Tuesday 29 March 2011 

World Cup Semi-Final Preview: Cricket's El Classico

World Cup Semi-Final Preview: Cricket's El Classico
World Cup Semi-Final Preview: Cricket's El Classico
© REUTERS/Stringer (INDIA - Tags: SPORT CRICKET) Picture Supplied by Action Images
 

Let us begin with a simple question – what is the greatest rivalry in this sport? Many would point to the old classic, the Ashes, wherein Australia versus England have written history books, and then rewritten them. Others, mostly modern day fans, would point to India versus Australia that in the past one and a half decade has regaled them to no end.

In between there have been some classic encounters too. West Indies versus England or Australia were no less thrilling Test series, and they jousted well against South Africa too before that impending decline. Australia against South Africa or New Zealand brings in the crowds in huge numbers as well. Nothing though invigorates like an India-Pakistan match-up.

Perhaps this was the only good thing to come out of the sub-continental partition in 1947, if at all it can be said so. The two countries began jousting with a five-match Test series in the early 1950s before periodic lulls in their relationship made sure that sport would suffer as well.

Hostilities resumed after two decades in the seventies and through the eighties, there was much to watch, talk and write about. It has been like that ever since. Zaheer Abbas, Javed Miandad, Imran Khan, Kapil Dev, Sunil Gavaskar, Bishan Bedi and many others like them proved their mettle against teams from around the world. But in their heart they knew that contests against each other mattered most. It bore out on the next generation as well. Sachin Tendulkar, Mohammad Azharuddin, Anil Kumble, Sourav Ganguly and Rahul Dravid jousted against Wasim Akram, Saeed Anwar, Waqar Younis, Inzamam ul Haq and Saqlain Mushtaq through the 1990s and later, whenever the politicos would allow them. 2011 is but only the latest offering in this mega affair.

When such is the setting, it becomes more than just about cricket then. As one begins to ponder about this particular match, the mind goes back to the 1999 and 2003 World Cups first. In England it was about the conflict fought almost simultaneously in the mountain ranges of Kashmir while the two set of cricketers played for a place in the semis. They hadn’t stopped playing cricket just yet, but this was to be their last game in a long time. That was the inherent difference with the 2003 clash.

When the draw happened and they were slated to meet in a group clash at Centurion, people thought about that day for a year before it eventually happened. Their previous league stage meeting was in 1992 when Miandad either imitated Kiran More or a monkey. But it was last in 1996 when the two sides met in a knock-out clash, that quarterfinal in Bangalore.
Mohali perhaps is a mix of all these instances, stakes being at an all time high because of the semi-final tag.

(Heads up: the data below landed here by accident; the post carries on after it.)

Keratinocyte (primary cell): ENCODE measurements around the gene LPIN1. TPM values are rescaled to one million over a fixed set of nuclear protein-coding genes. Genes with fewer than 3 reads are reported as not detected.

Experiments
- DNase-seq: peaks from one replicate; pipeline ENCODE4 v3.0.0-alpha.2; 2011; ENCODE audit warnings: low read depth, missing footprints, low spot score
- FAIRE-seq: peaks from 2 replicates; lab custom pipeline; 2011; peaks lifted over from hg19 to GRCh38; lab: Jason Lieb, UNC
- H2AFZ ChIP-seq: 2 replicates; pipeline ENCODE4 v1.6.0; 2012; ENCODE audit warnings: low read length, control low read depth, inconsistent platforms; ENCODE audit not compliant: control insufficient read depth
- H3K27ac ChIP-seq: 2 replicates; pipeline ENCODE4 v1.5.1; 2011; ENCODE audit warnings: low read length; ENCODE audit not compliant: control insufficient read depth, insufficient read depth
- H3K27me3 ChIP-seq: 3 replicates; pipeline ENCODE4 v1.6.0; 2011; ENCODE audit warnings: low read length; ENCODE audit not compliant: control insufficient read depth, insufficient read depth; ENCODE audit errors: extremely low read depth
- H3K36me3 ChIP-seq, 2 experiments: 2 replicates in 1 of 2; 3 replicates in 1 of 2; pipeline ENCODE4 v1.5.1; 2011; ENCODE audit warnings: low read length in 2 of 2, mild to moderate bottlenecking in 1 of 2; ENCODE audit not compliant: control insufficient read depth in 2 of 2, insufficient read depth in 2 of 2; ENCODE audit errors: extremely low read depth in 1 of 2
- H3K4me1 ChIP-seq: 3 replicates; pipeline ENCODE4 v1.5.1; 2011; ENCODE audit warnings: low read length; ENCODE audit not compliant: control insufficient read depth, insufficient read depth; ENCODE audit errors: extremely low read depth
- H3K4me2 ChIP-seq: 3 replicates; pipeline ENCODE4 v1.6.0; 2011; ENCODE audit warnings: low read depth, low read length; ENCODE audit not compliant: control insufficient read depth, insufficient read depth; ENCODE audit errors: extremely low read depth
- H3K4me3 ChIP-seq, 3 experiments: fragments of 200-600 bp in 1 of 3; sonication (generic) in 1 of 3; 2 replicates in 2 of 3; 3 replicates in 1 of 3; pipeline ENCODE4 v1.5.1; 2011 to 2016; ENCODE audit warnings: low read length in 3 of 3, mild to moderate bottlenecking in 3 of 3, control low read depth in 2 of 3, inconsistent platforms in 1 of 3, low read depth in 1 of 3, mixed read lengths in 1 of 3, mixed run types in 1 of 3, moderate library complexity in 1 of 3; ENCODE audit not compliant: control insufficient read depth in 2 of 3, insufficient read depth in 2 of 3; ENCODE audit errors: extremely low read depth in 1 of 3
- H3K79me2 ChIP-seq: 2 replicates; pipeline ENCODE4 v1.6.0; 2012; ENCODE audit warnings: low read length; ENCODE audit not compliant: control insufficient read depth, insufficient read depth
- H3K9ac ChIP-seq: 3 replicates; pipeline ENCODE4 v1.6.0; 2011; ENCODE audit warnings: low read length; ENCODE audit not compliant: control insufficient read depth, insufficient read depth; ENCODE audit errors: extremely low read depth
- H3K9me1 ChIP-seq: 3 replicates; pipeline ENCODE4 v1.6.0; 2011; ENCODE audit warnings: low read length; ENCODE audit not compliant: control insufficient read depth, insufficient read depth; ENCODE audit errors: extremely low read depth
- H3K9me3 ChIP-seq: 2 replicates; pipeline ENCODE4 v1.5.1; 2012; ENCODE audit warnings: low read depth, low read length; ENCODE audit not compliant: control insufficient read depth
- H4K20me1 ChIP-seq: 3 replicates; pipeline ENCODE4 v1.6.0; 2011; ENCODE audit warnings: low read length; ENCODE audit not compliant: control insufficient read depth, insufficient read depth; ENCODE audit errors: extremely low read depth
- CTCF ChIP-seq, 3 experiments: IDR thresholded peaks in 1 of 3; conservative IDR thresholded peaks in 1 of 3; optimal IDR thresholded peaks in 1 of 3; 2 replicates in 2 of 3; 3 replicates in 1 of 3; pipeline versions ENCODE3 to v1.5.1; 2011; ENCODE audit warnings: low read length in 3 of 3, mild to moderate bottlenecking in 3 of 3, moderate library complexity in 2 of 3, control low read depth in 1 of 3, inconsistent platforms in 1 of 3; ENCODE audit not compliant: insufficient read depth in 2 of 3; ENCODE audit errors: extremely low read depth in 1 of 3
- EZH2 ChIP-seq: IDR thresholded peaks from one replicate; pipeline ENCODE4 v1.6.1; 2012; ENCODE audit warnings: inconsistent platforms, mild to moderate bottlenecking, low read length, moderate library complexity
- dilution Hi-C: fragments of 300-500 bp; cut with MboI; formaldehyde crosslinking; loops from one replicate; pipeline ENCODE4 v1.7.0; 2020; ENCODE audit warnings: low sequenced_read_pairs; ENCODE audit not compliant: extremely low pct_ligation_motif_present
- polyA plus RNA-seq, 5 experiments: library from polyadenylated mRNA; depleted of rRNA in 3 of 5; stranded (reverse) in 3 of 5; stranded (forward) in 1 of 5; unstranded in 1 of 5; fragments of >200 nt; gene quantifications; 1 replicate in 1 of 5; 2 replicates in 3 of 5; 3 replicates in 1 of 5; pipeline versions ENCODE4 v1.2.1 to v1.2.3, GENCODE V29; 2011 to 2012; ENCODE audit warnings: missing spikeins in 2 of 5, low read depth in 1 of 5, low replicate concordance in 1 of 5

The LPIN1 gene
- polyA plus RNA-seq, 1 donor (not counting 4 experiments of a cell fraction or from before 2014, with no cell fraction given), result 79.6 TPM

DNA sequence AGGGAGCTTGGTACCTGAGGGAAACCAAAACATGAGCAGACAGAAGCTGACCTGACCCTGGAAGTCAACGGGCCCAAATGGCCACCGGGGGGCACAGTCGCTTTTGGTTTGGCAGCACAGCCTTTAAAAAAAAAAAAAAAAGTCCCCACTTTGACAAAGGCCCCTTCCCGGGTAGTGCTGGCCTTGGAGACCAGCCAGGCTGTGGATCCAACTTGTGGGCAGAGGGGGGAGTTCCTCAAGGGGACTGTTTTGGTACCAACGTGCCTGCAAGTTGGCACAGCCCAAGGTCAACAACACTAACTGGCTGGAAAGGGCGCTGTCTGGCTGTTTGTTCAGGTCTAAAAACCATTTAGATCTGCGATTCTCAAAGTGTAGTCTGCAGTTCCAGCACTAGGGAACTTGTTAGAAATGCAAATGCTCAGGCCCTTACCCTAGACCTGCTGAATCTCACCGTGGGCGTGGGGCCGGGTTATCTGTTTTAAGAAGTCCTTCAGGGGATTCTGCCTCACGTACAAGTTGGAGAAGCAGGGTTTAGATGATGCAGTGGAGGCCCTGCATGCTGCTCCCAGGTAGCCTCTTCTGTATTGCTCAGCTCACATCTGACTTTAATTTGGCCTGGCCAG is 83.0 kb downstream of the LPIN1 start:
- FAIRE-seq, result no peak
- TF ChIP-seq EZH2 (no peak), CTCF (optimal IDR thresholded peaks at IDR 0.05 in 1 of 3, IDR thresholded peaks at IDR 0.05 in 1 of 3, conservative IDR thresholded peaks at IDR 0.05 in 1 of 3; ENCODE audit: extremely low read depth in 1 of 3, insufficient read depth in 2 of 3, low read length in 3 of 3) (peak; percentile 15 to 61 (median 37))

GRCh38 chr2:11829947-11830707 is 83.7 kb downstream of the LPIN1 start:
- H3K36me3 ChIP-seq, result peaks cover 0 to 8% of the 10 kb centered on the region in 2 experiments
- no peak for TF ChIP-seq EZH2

They played a little bit too frequently in the middle of this past decade, 2007 being a zenith when they played twice in the ICC World Twenty20. Then it all stopped because of socio-political reasons again and in the end, they haven’t met on a cricket field in some time. The last was in the Asia Cup a season and a half back, and it was but a small measure of what could be an explosive game on the morrow. Of course you never need past history to make it volatile. But let us throw in some statistics for good measure. Pakistan have never beaten India in an ODI World Cup, and India have never beaten Pakistan at Mohali in an ODI. This will be their third match at this ground.

Now that the pleasantries are done with, what does this contest hold in context of the tournament? The team that finished first in Group B is facing the team that finished second in Group A. That is a mark of both the teams playing some good cricket and indeed the semi-final retaining much of its charm. It is unlike the other semi-final in Colombo where one team was an overwhelming favourite.

Here, both know the conditions well, both can play spin well and both can handle the fast bowlers with equal aplomb. In addition, both are equally poor at fielding, can run out both the opposition and their own batsmen without a blink, and both are mercurial to the very core. 

In fact that word mercurial will define which direction this match will take eventually when the last ball has been bowled. Pakistan came into this tournament with everything to win and nothing to lose. That is pretty much their state of affairs whenever a big moment comes around for them and sometimes they do rise up to the challenge, more often not.

This time they have put their hands up, and beating both Sri Lanka and Australia is but a simple reminder of that. The way West Indies were blown away in Mirpur and how they recovered from the near-debacle against Canada truly illustrate their mental strength. Of course, the match against New Zealand showed us what their ugly side can be. Which Pakistan side will turn up at Mohali then?

India have been different but not too much. Question marks galore hung over team composition and fitness in the group stages, and everyone hoped the knock-outs would be a changed story. It is except that this second stage is much shorter and rather unkind. Lose and you are out. But they won against Australia and in a fashion that has surged their confidence no less. Against South Africa at Nagpur they were in a position to lose the match and eventually did. At Ahmedabad that moment came again but they held sway. It does reflect the step-up that was desired yet has it been a big enough leap?

The identity of the second finalist at Mumbai on April 2 lies in the intersection of the answers to the two questions asked above.

Chetan Narula

© Cricket World 2011

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